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Old 05-10-2003, 07:42 PM   #16
Peter Goldsbury
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Dojo: Hiroshima Kokusai Dojo
Location: Hiroshima, Japan
Join Date: Jul 2001
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Mr Ledyard,

I have been following the thread here and in aikidojournal.com (interesting how the responses are quite different) and I have a pretty good idea about the identity of Mr Valadez's teacher. Concepts like integrity, honesty, commitment, even the tree analogy, immediately struck a chord and reminded me of conversations I had years ago with the same teacher.

I have some reservations about the validity of the general distinction being made between 'real' attacks and something else. I suppose the opposite could be either 'unreal', or 'ideal', but these are not the same.

In his second post, Mr Valadez claims to be making a philosophical distinction and I wonder about the basis for the distinction. Plato, for example, who pretty well established the distinction between an ideal and its ‘real' instantiation, would have had a major problem in explaining the relationship between 'ideal' attacks and the other sort, which we would actually do in the dojo.

Mr Valadez suggests that in the dojo the attack is ideal because it is not the kind of attack that would happen in the street: to me this seems more like saying the attacks are unreal, because they do not come anywhere near to achieving their aim (the latter understood in a wide sense—and your own remarks are very relevant here). An attack could be said to be ideal if it embodies a certain absolute form and is executed with a certain absolute intention. The better the form and the purer the intention (I suppose), the closer to the ideal. I do not see why street fighters cannot use these paradigms, in the same way as practitioners in a dojo.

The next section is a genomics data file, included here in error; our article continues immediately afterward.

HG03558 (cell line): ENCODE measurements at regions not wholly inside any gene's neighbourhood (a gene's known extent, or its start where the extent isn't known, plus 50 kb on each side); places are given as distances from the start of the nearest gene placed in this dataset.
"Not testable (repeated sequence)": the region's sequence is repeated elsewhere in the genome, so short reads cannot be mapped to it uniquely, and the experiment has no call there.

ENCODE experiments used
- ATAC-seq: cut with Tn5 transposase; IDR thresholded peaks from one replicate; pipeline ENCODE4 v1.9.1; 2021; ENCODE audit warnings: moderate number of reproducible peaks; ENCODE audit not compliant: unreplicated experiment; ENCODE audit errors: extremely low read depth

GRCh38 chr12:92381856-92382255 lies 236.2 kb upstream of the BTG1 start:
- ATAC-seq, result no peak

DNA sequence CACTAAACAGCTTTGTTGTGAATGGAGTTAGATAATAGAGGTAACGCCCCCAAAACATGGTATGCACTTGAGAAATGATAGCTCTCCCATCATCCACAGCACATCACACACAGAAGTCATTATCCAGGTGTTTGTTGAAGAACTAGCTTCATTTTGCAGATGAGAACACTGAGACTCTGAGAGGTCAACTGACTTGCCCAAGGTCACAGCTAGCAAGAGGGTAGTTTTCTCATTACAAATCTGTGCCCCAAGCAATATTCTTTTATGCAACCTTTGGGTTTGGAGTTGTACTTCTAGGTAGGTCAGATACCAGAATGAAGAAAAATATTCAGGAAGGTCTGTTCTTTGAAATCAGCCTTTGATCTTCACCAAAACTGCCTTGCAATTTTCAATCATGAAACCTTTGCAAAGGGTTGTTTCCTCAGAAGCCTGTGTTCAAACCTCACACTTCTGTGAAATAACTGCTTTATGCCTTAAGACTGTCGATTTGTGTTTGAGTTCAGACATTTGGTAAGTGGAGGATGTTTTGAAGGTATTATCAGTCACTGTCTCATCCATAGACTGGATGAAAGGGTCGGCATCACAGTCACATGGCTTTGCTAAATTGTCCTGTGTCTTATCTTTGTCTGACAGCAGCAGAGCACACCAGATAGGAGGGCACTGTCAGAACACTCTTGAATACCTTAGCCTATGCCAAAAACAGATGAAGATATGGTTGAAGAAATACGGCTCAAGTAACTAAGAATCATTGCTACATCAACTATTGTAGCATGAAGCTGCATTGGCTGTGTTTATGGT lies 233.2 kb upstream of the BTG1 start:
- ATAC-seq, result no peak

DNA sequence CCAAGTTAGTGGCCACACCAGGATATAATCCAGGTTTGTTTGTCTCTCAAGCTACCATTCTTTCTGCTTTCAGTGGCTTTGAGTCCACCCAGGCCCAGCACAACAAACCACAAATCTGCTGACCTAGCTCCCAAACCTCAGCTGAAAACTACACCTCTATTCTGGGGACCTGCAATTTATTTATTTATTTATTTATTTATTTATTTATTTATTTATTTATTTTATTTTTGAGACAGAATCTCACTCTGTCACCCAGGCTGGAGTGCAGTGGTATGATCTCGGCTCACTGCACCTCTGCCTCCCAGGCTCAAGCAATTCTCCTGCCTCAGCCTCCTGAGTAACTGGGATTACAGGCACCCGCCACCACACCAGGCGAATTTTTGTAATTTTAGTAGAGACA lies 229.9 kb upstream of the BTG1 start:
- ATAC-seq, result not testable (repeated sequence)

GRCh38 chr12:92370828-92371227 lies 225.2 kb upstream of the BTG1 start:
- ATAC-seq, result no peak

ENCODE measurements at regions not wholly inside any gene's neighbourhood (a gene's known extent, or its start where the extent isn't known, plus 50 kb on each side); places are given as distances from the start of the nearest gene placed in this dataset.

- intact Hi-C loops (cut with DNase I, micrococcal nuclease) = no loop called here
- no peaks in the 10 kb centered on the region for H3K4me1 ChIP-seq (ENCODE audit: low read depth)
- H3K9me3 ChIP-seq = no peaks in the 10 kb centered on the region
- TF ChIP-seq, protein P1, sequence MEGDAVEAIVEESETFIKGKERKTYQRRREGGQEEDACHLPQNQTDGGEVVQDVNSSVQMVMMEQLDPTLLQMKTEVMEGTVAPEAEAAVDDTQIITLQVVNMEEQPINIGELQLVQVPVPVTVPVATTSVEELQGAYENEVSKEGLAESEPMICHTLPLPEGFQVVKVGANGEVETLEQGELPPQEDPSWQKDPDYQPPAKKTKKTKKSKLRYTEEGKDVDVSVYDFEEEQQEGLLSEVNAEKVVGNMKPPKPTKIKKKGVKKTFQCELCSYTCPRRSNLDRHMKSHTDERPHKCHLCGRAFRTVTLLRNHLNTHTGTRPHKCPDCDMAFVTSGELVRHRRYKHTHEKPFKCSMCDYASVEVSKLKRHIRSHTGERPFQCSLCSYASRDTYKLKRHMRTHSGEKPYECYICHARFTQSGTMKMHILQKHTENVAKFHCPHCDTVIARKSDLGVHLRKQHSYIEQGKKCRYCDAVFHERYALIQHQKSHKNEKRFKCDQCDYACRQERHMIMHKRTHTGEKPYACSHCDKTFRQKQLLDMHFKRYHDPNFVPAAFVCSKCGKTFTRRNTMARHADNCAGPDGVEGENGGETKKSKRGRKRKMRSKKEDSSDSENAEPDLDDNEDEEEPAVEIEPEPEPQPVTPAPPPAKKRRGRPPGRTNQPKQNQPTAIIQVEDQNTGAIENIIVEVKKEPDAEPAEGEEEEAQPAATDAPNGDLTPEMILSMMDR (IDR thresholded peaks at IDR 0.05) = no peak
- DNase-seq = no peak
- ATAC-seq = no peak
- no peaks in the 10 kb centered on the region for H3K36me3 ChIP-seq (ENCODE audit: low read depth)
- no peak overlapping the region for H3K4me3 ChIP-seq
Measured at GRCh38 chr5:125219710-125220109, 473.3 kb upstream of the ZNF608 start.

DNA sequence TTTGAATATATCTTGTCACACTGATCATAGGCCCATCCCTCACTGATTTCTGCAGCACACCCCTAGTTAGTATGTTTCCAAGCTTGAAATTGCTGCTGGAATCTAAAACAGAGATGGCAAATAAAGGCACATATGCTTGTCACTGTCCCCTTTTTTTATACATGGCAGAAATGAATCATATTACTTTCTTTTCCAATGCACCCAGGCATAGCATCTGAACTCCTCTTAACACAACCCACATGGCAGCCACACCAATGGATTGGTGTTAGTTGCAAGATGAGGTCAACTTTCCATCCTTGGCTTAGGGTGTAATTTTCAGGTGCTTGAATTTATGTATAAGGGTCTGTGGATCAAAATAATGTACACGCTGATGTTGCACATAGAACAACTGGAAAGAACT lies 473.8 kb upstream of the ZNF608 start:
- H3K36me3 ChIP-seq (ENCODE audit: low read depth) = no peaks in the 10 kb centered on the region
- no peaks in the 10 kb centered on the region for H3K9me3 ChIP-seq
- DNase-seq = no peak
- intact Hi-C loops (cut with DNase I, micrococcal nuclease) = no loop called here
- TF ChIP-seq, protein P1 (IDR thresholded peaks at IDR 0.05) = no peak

My aim here is not to make mere verbal distinctions. I think the way aikido was conceptualized after the war is a crucial factor in its success and this was done by the second Doshu, Kisshomaru Ueshiba. In fact, Mr Valadez's first post pretty well sums up what Doshu wrote in "The Spirit of Aikido": the importance of KI and the spiritual value of training. The point is that he abandoned his father's prewar blend of Shinto/Omoto mysticism, but I am less convinced that postwar attacks became any more ‘ideal' than the prewar variety in the Kobukan ‘hell' dojo.

Alas, this is all I have time for. I am preparing a longer response, but the thread might well die before I have time to finish it.

Best regards,

P A Goldsbury
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